New Downtown TIF Plan Up to $1.45 Million

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Wednesday, August 19, 2015, 7:50 am
By: 
Alice Dreger

Image: Artist’s rendering of the planned building for 565 East Grand River Avenue (where the old Taco Bell building now is).

Developer David Krause is asking East Lansing’s City Council to approve a tax increment financing (TIF) plan of about $1.45 million, saying he cannot build a planned new retail and apartment building downtown without public financial support.

The project would be at 565 East Grand River Avenue, catty-corner to the Broad Museum and imitating architectural elements of the Broad. (Read more.) The first floor would have retail space and the four floors above would be apartments. Krause told Council last night that, following the request of Councilmember Kathy Boyle, the project has been redesigned to remove four-bedroom apartments and to include only one-, two-, and three-bedroom units. Krause says the whole project will cost about $8 million.

The TIF plan before Council last night calls for the developer to be reimbursed up to $1,455,718 for “eligible expenses,” including preparing the site, demolishing existing structures (including the old Taco Bell building), and turning one lane of Bailey Street into a wide public sidewalk/plaza. Bailey Street currently has three lanes where it intersects Grand River Avenue, including two right-turn lanes. One of those would be used for the widened sidewalk/plaza.

In response to questions from Councilmember Ruth Beier, who is sharply critical of the City approving more TIF for anything other than brownfield (environmental cleanup), City staff member Lori Mullins estimated this public plaza space will cost about $200,000 in TIF.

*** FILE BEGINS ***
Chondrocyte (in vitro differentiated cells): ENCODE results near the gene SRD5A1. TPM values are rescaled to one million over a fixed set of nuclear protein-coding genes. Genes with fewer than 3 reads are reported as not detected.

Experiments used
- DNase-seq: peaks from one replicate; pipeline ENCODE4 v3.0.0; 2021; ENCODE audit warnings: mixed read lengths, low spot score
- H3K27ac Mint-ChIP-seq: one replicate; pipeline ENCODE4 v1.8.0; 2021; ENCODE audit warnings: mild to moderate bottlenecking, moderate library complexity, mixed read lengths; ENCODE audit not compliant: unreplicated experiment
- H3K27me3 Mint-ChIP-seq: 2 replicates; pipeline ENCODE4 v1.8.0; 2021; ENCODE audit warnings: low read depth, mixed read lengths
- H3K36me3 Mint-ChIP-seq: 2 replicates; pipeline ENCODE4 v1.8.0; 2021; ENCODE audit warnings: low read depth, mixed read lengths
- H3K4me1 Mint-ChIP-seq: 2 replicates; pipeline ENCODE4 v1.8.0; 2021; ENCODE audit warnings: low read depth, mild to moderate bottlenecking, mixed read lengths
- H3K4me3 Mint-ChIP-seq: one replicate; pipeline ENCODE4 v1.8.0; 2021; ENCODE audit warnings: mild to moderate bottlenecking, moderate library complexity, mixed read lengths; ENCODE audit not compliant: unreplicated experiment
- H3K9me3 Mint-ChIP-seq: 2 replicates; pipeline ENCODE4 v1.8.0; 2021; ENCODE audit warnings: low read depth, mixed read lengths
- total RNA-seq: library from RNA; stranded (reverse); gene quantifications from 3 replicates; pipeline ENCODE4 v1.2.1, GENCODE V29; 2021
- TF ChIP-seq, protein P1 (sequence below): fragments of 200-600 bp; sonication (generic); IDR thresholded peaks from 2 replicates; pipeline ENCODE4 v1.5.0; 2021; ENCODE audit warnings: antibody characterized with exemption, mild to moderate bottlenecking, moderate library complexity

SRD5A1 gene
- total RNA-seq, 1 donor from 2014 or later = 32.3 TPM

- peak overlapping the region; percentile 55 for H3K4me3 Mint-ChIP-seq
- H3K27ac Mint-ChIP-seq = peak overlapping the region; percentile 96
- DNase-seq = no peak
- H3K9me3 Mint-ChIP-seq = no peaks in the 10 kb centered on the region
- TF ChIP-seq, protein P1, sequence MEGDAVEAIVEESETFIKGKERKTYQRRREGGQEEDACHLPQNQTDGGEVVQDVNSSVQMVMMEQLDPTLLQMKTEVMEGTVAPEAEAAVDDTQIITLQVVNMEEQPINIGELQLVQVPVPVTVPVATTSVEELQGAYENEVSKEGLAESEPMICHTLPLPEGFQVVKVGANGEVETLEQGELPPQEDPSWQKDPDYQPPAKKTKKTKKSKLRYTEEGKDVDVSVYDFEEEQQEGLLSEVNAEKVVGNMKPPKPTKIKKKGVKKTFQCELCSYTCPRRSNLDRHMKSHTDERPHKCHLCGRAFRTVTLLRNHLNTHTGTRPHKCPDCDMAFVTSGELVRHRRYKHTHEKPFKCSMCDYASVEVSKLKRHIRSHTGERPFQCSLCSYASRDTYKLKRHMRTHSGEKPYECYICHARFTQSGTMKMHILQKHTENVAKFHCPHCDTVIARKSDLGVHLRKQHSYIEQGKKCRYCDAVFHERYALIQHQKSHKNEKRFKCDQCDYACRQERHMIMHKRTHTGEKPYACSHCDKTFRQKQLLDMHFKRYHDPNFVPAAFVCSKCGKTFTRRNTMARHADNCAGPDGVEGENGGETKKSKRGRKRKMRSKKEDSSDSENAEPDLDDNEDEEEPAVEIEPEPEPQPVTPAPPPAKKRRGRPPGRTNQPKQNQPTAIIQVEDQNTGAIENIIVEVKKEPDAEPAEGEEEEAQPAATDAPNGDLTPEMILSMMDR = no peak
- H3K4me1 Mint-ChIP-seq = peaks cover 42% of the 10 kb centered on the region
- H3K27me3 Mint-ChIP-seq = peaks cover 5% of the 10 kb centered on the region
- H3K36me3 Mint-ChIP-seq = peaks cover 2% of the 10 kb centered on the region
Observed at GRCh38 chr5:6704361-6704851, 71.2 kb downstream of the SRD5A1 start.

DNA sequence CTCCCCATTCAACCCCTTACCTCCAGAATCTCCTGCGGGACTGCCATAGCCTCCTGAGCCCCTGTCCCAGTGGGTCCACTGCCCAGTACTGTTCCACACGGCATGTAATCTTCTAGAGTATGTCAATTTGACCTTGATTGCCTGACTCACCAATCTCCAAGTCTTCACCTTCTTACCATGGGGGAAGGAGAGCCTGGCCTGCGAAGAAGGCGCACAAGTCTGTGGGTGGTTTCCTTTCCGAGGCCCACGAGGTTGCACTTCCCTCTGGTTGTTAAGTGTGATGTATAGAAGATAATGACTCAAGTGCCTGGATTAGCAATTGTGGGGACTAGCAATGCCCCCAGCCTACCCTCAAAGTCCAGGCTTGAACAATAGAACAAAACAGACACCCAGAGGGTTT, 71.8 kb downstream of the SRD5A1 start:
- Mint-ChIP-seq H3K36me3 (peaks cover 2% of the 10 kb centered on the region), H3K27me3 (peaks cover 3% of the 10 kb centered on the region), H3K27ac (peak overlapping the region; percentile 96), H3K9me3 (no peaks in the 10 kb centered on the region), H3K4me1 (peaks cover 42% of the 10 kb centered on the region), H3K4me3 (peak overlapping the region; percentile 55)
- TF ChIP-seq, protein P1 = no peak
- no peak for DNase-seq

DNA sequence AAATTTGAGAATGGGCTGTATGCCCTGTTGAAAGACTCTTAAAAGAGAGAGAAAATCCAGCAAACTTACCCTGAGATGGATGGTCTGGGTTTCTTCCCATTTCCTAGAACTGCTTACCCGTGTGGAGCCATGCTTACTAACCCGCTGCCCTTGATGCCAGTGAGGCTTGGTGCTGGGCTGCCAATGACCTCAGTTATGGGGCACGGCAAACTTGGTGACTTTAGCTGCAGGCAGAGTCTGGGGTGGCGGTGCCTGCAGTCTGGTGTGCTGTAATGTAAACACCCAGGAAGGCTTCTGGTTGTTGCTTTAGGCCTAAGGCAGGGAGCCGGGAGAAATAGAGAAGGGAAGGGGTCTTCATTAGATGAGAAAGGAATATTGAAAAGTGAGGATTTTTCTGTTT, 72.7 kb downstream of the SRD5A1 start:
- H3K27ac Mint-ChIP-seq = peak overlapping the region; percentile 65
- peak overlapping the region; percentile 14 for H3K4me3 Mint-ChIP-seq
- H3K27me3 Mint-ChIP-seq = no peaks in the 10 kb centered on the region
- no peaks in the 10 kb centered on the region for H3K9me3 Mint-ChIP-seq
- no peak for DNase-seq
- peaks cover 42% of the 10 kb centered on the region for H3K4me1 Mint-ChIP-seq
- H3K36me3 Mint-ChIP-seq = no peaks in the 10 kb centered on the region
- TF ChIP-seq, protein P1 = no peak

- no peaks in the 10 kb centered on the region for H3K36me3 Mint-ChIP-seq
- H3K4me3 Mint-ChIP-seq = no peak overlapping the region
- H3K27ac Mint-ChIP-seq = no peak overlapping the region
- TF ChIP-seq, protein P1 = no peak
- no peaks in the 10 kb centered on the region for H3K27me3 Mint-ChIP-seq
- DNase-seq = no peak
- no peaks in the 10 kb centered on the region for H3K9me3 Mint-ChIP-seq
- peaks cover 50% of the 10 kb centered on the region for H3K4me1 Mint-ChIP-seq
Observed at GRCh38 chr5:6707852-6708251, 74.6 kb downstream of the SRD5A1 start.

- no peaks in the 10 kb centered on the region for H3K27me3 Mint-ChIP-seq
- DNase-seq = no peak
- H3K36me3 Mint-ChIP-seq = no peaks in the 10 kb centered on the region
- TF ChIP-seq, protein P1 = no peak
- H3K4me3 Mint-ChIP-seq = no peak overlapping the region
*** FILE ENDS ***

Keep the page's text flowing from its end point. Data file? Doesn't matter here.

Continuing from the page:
Beier expressed displeasure that $200,000 that would otherwise go into the City’s tax coffers will instead be used to build another public plaza. There was much discussion at the meeting about whether the space is really a plaza or an extra-wide sidewalk. Krause told Council it would have benches and attractive plantings. City Manager George Lahanas expressed support for the space.

Beier said that her “general feeling” is that this project is not worthy of a tax incentive “because it is basically student housing with retail on the ground” level. She said she wanted to see alternate TIF plans, including one that did not include the public plaza.

The TIF plan will be discussed at a public hearing at the September 1, 2015, meeting of Council, where the matter is likely to be decided. Mayor Nathan Triplett asked Mullins to present then how this design relates to the City’s urban design guidelines.

 

Read more about TIF in East Lansing here. Read about how East Lansing's TIF use compares to nearby municipalities' here.

Reminder: You can communicate with Council in person at its weekly meetings or write to Council directly at council@cityofeastlansing.com. You can speak or write on any issue involving the City, not only what is on the published agenda.

UPDATE: These sentences were added at 9:20 am on publication date in response to a reader's question: "Bailey Street currently has three lanes where it intersects Grand River Avenue, including two right-turn lanes. One of those would be used for the widened sidewalk/plaza."

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